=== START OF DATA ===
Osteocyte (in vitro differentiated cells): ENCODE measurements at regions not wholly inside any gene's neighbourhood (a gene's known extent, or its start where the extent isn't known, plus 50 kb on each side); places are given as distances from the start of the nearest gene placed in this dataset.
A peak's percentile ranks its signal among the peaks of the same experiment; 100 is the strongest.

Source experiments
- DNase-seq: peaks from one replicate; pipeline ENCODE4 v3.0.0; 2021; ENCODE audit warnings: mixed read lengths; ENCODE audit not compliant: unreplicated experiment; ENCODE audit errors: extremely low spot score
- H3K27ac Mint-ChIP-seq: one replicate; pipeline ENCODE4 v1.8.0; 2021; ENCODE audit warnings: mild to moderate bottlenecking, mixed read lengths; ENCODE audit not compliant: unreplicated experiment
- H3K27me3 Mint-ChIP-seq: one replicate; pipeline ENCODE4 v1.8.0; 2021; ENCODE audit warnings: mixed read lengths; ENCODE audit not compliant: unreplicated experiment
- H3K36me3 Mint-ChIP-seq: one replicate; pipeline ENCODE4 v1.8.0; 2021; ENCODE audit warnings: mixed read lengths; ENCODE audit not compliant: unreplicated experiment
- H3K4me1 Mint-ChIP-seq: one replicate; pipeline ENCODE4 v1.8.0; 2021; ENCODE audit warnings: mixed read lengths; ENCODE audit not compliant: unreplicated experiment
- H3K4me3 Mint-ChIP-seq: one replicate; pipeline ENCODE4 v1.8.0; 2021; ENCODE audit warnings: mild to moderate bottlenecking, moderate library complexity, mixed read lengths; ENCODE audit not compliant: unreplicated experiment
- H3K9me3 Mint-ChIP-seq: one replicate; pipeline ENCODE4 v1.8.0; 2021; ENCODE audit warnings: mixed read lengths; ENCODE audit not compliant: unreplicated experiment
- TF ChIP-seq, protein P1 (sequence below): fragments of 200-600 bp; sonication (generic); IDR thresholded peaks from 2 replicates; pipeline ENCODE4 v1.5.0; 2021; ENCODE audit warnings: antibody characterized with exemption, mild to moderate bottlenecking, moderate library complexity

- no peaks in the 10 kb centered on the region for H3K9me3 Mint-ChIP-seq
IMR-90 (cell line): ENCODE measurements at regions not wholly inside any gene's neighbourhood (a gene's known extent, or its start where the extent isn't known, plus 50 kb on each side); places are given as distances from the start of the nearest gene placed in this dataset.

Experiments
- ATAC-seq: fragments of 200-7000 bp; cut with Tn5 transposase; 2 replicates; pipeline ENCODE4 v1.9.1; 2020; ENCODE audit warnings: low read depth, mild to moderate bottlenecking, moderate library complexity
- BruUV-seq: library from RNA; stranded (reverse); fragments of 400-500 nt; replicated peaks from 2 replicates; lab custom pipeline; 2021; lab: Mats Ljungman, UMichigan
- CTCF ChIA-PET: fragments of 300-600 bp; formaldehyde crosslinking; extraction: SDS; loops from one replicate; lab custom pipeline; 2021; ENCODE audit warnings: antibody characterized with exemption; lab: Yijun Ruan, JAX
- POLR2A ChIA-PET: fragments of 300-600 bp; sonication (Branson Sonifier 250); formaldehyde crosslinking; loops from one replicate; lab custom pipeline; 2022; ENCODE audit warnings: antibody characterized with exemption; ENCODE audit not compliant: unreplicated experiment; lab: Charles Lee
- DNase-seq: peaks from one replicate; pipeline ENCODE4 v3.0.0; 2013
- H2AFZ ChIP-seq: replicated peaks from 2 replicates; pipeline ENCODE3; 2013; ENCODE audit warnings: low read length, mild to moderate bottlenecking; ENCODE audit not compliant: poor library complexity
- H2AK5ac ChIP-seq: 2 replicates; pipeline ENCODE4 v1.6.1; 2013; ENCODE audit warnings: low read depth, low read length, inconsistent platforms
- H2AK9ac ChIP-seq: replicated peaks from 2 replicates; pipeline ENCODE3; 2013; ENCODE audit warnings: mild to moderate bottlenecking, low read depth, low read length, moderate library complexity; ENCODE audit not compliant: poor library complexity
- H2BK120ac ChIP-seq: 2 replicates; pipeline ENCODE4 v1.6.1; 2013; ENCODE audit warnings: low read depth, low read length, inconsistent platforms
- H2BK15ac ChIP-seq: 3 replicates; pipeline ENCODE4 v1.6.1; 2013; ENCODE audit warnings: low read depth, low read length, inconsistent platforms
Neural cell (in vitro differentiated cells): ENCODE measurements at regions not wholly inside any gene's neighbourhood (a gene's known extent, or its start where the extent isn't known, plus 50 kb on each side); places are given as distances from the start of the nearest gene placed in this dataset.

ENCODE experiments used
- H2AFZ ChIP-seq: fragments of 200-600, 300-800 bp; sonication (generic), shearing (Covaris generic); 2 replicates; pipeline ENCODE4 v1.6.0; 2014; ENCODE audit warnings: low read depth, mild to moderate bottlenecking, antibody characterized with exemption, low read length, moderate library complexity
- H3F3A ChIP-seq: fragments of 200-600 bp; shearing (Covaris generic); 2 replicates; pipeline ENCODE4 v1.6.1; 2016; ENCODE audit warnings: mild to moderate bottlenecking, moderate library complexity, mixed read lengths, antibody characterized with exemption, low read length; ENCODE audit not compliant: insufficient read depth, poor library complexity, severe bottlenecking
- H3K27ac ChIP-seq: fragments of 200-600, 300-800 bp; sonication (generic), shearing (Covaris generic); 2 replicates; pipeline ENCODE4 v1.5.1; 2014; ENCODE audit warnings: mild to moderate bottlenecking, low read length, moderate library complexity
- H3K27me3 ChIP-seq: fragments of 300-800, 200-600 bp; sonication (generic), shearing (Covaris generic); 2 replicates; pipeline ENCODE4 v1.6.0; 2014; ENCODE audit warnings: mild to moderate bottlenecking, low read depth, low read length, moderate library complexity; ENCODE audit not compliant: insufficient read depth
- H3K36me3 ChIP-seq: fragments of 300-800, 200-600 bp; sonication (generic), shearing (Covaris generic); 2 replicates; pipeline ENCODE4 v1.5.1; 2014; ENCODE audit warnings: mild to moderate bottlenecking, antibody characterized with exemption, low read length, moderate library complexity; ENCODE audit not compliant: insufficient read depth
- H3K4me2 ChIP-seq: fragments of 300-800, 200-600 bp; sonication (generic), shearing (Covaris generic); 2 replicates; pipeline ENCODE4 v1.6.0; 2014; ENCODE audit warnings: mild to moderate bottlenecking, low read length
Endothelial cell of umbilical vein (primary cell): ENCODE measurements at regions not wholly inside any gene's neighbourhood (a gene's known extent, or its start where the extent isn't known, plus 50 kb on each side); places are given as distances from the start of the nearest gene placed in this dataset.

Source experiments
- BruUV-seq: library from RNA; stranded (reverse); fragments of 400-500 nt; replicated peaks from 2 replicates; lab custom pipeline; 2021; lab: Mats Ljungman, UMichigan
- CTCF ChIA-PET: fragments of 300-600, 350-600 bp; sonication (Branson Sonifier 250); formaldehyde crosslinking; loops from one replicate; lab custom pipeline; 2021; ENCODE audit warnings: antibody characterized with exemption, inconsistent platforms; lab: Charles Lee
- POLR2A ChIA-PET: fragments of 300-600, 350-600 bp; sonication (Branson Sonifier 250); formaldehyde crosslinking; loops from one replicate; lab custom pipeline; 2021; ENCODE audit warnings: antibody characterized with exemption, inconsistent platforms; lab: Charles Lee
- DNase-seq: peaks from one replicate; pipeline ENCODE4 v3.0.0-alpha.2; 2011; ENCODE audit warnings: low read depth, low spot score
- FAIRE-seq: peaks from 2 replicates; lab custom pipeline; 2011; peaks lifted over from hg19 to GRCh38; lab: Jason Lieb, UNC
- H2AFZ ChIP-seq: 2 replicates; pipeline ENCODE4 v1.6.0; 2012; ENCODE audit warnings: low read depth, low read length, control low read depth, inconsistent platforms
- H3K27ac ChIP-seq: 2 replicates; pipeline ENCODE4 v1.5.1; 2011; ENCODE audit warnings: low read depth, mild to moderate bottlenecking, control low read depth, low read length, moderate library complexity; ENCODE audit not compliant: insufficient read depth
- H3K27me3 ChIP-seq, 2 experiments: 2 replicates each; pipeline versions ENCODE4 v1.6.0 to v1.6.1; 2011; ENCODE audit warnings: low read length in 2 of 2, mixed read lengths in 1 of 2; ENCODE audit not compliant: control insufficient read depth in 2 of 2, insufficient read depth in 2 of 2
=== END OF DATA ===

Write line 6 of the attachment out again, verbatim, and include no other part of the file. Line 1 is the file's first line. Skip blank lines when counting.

- H3K27me3 Mint-ChIP-seq: one replicate; pipeline ENCODE4 v1.8.0; 2021; ENCODE audit warnings: mixed read lengths; ENCODE audit not compliant: unreplicated experiment